With school back in session and the holidays just a few weeks off, it’s going to get busy. When you can’t take a vacation, but you’re putting in 12 to 18-hour days, you have to think about taking care of yourself.
Difficult weeks are going to happen. You may not be able to stop the chaos, but you can take steps to stay physically healthy and emotionally strong.
1. Plan your meals
Don’t microplan every meal, but have ingredients in your fridge that can be turned into a healthy dinner. Buy bagged salads, a rotisserie chicken, or even frozen meals to make eating less stressful and healthier than burgers and fries. If you do go out, choose healthier options, grilled or broiled meat instead of deep-fried and fresh vegetables instead of French fries.
2. Take breaks
Get away from your desk during lunch. Trust me, you’ll come back from the break reenergized and ready to power through the afternoon. If you’re pulling a long day, take an evening break too. Leave work at the office. It will still be there tomorrow, and you may even have fresh ideas on how to be more productive when you pull yourself away.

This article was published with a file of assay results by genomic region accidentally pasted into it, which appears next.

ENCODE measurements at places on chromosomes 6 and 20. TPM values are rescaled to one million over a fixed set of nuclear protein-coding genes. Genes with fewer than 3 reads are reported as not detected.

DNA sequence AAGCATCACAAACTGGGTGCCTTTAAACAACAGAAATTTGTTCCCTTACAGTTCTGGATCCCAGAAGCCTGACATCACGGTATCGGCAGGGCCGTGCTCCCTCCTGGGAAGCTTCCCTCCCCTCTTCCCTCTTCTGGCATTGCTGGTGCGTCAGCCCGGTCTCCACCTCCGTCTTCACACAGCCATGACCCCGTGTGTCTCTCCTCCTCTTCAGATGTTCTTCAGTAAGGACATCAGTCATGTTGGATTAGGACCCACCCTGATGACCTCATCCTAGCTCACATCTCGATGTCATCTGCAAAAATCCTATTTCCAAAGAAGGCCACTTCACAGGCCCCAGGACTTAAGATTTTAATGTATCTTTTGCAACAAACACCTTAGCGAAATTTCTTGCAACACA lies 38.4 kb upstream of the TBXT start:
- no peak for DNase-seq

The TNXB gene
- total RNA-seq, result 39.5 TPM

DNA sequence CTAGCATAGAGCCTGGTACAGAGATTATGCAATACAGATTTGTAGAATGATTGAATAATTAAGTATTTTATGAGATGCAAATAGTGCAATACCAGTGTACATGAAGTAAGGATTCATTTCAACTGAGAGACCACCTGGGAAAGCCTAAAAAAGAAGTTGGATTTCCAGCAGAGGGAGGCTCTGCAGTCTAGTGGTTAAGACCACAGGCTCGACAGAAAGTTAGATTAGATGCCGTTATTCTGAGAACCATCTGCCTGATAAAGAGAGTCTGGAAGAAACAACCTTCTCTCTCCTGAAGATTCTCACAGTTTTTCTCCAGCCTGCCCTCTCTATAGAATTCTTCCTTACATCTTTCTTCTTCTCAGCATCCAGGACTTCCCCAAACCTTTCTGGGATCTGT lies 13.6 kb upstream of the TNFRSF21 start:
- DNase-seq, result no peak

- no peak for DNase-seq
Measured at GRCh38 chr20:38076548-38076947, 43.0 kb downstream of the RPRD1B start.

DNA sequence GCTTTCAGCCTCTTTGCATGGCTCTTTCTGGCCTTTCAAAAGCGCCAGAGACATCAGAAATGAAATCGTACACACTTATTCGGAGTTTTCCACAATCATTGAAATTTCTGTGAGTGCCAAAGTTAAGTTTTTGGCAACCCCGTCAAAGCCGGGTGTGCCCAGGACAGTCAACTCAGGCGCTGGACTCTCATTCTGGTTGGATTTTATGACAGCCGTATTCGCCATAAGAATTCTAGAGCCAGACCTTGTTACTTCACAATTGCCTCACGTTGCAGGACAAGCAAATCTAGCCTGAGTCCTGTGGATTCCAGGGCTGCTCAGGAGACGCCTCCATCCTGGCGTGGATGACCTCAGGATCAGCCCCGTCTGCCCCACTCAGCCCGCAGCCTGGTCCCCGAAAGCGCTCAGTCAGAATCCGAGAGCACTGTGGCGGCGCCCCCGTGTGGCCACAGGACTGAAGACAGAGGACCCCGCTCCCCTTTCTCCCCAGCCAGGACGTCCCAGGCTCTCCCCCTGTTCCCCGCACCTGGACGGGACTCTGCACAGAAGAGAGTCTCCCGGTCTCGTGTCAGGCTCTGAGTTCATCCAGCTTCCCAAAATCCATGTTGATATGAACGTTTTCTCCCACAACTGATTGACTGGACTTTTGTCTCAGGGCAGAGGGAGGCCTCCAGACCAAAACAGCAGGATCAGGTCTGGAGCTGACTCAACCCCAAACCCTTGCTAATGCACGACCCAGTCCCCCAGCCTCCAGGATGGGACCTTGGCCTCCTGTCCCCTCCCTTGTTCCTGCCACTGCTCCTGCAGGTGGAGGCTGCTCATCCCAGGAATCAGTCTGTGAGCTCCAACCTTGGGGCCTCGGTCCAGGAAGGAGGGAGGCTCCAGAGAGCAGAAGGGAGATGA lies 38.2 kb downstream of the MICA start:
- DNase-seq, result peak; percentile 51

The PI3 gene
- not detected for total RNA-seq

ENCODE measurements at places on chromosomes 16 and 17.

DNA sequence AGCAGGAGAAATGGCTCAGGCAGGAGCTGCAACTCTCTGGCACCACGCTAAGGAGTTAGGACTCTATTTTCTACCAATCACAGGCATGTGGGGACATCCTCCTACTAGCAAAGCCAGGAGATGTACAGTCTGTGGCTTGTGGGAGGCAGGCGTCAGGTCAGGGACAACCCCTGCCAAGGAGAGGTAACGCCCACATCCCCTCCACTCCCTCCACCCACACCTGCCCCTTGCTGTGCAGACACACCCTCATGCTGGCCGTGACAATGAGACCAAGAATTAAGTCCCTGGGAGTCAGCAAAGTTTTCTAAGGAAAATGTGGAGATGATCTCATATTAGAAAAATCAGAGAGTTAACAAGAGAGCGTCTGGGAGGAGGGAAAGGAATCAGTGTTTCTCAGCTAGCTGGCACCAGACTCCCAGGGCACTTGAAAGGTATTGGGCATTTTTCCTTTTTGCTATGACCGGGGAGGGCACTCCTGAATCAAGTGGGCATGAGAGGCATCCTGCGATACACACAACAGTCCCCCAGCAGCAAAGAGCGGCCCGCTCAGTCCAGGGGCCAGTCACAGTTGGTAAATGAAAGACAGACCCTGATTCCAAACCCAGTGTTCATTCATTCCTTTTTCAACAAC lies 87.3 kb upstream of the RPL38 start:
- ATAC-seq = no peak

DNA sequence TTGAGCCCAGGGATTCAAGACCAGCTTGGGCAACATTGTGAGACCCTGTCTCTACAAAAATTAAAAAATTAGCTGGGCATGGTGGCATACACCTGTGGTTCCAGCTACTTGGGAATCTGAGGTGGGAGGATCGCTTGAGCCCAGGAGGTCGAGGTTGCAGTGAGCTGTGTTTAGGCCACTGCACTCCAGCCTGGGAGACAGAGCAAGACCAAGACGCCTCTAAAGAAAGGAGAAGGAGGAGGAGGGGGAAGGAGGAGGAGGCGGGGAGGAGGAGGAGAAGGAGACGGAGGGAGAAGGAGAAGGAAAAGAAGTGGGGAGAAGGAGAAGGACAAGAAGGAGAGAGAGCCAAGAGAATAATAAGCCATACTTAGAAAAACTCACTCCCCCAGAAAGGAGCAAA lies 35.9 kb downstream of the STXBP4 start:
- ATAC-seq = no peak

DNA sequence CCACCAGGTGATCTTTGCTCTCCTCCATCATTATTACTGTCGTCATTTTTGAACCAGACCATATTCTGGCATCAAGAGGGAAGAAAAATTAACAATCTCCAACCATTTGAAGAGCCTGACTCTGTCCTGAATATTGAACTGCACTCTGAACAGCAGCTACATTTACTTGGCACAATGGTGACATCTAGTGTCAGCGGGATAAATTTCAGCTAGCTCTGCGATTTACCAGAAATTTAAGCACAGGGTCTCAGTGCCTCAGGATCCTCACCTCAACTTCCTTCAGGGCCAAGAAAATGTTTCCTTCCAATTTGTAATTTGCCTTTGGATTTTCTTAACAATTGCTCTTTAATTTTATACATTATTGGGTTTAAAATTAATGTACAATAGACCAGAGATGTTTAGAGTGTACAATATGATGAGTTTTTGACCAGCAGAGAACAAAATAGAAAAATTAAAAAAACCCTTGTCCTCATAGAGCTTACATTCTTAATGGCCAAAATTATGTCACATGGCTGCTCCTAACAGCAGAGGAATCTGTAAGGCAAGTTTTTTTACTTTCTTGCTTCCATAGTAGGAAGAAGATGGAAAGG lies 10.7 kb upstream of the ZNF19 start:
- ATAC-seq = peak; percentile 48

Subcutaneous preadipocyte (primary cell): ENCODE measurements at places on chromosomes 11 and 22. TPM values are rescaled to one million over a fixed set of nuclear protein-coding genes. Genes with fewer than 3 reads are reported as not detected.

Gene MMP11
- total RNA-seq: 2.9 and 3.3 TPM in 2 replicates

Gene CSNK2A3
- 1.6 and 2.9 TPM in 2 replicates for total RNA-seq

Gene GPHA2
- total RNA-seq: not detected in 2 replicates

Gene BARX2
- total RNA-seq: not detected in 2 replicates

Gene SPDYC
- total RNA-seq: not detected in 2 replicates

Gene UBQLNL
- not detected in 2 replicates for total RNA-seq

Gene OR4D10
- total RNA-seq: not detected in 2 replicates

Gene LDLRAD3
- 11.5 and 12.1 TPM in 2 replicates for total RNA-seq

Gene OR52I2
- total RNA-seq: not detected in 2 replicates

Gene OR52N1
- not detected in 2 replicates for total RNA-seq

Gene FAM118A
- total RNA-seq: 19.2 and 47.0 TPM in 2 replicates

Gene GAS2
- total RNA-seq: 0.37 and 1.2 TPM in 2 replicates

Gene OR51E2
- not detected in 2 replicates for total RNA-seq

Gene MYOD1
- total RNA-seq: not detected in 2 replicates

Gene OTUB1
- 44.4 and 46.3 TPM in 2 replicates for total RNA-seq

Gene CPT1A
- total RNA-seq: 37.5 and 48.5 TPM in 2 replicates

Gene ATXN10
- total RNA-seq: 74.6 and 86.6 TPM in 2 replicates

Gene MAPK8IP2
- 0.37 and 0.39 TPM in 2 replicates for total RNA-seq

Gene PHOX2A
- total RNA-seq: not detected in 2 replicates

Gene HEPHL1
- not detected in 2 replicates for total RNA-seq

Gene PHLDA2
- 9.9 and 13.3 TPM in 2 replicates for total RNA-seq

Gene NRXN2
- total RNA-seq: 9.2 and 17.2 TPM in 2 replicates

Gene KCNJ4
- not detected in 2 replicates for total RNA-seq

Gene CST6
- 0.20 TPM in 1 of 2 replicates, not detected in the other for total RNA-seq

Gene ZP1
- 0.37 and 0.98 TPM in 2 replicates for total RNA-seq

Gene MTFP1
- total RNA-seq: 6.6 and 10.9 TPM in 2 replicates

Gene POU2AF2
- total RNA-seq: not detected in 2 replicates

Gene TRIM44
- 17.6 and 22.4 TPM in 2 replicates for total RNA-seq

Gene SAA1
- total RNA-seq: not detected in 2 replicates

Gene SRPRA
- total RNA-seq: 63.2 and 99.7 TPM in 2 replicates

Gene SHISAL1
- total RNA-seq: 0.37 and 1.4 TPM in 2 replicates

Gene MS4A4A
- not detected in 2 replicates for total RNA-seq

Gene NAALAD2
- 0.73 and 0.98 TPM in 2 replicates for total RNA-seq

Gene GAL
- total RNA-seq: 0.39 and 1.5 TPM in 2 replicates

3. Get sleep
Make your bedroom comfortable and soothing to get a good night’s rest. Don’t lay awake thinking about your next day’s work. If you can’t sleep, figure out why and make changes.
4. Make sure you stay hydrated
It sounds simple, but a lot of adults forget that water is essential to your health. Go easy on sugary drinks, which can give you a burst of energy but then cause you to crash when the sugar is gone. You may also want to limit caffeine when you’re in overwork mode.
5. Take time to unwind
Find a way to transition from work to home, whether it’s an hour of mindless TV drama, a game on your phone or listening to some favorite music on your commute. Walk the dog when you get home. Do something for yourself when you’re home. Don’t just mindlessly watch television, but read a book that makes you think, cook dinner for your family, play games, anything that lets you relax and refocus your energy.
6. Get help
Ask your family to help out with laundry, dishes and other chores. Hire a neighbor kid to do some of the outside work that needs to be done in the fall. It’s okay to admit you aren’t self-sufficient.
7. Know your boundaries
Don’t feel bad for saying no when you have a full plate. Just say no to bringing cupcakes to the meeting or drinks to soccer practice. And don’t explain, because you’ll wind up talking yourself into doing something you really don’t have time for. Just tell the person that you’ll help out when life isn’t so crazy.